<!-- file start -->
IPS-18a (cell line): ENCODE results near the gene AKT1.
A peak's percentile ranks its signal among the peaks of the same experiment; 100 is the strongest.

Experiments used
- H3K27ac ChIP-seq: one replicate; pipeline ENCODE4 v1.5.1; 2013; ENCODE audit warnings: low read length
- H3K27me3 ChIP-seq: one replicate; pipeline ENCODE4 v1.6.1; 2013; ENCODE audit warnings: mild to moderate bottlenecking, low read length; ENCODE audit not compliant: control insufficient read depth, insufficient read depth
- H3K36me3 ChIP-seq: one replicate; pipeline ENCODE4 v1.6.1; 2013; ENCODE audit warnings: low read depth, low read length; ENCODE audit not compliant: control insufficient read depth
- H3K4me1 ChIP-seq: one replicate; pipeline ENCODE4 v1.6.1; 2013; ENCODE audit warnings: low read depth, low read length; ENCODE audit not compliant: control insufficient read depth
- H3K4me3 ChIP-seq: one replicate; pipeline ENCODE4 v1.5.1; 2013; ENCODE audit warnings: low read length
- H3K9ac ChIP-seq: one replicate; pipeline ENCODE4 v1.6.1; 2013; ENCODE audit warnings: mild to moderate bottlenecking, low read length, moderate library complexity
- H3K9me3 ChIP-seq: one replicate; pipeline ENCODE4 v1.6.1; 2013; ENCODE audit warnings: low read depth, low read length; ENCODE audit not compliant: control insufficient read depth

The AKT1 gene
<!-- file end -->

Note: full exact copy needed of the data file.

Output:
IPS-18a (cell line): ENCODE results near the gene AKT1.
A peak's percentile ranks its signal among the peaks of the same experiment; 100 is the strongest.

Experiments used
- H3K27ac ChIP-seq: one replicate; pipeline ENCODE4 v1.5.1; 2013; ENCODE audit warnings: low read length
- H3K27me3 ChIP-seq: one replicate; pipeline ENCODE4 v1.6.1; 2013; ENCODE audit warnings: mild to moderate bottlenecking, low read length; ENCODE audit not compliant: control insufficient read depth, insufficient read depth
- H3K36me3 ChIP-seq: one replicate; pipeline ENCODE4 v1.6.1; 2013; ENCODE audit warnings: low read depth, low read length; ENCODE audit not compliant: control insufficient read depth
- H3K4me1 ChIP-seq: one replicate; pipeline ENCODE4 v1.6.1; 2013; ENCODE audit warnings: low read depth, low read length; ENCODE audit not compliant: control insufficient read depth
- H3K4me3 ChIP-seq: one replicate; pipeline ENCODE4 v1.5.1; 2013; ENCODE audit warnings: low read length
- H3K9ac ChIP-seq: one replicate; pipeline ENCODE4 v1.6.1; 2013; ENCODE audit warnings: mild to moderate bottlenecking, low read length, moderate library complexity
- H3K9me3 ChIP-seq: one replicate; pipeline ENCODE4 v1.6.1; 2013; ENCODE audit warnings: low read depth, low read length; ENCODE audit not compliant: control insufficient read depth

The AKT1 gene